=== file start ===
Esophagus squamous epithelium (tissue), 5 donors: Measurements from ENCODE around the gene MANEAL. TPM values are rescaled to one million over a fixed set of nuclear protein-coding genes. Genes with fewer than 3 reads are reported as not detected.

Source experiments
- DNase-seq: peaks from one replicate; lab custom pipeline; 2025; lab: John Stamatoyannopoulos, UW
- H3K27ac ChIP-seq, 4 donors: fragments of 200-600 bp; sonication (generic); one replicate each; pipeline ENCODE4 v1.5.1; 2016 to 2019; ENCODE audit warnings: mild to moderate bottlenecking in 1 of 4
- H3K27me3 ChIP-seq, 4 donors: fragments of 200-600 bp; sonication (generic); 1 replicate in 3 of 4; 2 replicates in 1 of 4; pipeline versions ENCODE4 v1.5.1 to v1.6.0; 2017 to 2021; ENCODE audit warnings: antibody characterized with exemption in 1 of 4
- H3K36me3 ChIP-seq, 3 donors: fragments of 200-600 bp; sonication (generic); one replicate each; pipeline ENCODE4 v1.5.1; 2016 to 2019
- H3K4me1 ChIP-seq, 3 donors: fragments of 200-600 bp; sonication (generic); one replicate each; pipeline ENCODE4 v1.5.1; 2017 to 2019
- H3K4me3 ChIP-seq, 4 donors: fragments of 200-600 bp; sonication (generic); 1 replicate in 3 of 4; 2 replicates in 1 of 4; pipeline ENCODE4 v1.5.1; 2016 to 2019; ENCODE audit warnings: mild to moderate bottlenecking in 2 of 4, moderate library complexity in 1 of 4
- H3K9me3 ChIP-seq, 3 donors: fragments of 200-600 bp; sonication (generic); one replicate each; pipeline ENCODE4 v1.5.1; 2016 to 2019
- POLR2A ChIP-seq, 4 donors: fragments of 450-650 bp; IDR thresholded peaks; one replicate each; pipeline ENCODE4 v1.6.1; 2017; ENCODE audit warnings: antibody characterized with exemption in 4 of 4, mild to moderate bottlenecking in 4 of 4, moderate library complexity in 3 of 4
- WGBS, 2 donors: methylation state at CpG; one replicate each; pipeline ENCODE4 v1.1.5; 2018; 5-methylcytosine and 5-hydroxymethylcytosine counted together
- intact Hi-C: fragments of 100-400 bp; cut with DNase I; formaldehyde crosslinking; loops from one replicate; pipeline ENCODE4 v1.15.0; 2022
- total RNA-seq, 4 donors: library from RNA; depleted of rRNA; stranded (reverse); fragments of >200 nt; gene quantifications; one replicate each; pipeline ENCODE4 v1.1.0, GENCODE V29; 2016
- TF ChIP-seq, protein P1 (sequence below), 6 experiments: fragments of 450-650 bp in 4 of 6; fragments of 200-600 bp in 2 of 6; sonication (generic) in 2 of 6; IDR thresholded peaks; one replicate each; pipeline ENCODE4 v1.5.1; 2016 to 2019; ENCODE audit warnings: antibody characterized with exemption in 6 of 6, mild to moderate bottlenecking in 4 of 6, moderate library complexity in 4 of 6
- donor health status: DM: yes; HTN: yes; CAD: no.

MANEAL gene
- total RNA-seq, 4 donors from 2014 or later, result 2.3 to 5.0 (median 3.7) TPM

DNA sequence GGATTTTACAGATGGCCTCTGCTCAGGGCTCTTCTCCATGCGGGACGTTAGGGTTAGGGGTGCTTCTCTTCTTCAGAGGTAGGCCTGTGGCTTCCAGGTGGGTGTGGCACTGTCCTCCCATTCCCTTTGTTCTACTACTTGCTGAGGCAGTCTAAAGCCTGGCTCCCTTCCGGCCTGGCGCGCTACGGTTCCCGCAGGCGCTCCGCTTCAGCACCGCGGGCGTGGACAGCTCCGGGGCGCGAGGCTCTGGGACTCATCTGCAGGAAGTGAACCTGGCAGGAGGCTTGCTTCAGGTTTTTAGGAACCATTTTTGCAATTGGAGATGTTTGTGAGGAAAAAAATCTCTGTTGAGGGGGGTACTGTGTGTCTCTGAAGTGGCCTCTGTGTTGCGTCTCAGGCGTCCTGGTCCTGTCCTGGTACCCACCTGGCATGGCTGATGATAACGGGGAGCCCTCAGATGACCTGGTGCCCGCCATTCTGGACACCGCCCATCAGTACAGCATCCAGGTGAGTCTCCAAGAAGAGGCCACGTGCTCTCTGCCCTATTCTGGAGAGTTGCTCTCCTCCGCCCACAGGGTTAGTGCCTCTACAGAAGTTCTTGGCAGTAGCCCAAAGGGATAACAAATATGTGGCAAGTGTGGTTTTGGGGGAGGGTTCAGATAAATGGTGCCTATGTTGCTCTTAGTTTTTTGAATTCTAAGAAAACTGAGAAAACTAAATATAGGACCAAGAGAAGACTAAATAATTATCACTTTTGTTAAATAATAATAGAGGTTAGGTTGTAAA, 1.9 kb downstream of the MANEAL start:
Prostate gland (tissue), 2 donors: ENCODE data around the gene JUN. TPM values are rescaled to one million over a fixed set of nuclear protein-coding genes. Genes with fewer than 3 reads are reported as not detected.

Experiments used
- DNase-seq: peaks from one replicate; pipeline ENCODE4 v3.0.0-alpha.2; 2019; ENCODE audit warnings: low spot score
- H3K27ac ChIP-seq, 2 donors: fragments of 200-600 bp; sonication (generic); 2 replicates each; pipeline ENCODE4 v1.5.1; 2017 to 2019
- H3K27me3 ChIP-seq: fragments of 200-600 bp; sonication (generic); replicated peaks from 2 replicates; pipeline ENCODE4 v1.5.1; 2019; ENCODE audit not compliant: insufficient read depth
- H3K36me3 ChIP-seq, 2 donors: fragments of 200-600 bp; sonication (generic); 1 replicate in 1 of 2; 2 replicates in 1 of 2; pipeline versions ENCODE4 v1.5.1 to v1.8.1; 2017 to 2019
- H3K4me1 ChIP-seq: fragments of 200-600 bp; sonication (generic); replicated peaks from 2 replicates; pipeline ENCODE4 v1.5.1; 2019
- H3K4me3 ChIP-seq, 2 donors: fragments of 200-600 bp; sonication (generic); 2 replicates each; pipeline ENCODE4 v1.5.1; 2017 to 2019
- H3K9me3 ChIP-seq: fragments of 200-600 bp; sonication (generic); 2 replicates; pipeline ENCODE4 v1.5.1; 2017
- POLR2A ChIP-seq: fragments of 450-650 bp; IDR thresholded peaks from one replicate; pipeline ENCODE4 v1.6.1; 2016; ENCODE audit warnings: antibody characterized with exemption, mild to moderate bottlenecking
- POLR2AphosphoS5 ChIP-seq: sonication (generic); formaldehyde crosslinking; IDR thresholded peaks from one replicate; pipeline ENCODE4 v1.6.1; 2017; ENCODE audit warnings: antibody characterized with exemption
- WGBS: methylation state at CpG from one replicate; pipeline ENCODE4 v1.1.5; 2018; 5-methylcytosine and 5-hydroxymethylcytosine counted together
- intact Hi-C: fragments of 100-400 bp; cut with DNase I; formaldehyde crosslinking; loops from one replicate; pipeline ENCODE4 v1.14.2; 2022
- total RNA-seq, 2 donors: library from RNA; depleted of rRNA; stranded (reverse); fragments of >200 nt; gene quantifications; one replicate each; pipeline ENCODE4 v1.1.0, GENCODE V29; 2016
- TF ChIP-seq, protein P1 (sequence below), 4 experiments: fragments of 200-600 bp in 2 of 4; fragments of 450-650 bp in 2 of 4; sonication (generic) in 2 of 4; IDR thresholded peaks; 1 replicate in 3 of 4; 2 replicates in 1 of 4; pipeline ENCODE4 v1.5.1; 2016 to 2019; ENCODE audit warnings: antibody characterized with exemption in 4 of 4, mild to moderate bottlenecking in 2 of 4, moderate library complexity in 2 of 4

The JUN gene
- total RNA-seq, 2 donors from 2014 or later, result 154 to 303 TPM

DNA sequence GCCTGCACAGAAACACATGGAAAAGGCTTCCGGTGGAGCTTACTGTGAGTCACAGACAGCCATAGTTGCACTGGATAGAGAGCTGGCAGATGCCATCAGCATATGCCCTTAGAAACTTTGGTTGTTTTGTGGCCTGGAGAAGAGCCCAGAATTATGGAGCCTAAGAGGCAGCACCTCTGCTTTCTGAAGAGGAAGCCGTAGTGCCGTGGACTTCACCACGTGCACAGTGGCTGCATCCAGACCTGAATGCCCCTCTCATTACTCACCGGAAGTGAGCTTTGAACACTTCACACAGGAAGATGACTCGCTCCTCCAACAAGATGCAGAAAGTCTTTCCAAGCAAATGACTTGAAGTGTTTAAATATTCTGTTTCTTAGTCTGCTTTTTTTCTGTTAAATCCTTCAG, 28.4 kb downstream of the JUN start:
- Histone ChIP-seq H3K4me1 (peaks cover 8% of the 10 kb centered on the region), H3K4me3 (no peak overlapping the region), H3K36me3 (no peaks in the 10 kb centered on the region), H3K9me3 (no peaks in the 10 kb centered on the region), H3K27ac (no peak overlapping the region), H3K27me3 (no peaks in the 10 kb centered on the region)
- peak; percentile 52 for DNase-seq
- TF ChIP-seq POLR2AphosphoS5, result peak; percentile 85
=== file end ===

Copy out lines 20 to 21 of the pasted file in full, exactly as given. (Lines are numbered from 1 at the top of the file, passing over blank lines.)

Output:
Experiments used
- DNase-seq: peaks from one replicate; pipeline ENCODE4 v3.0.0-alpha.2; 2019; ENCODE audit warnings: low spot score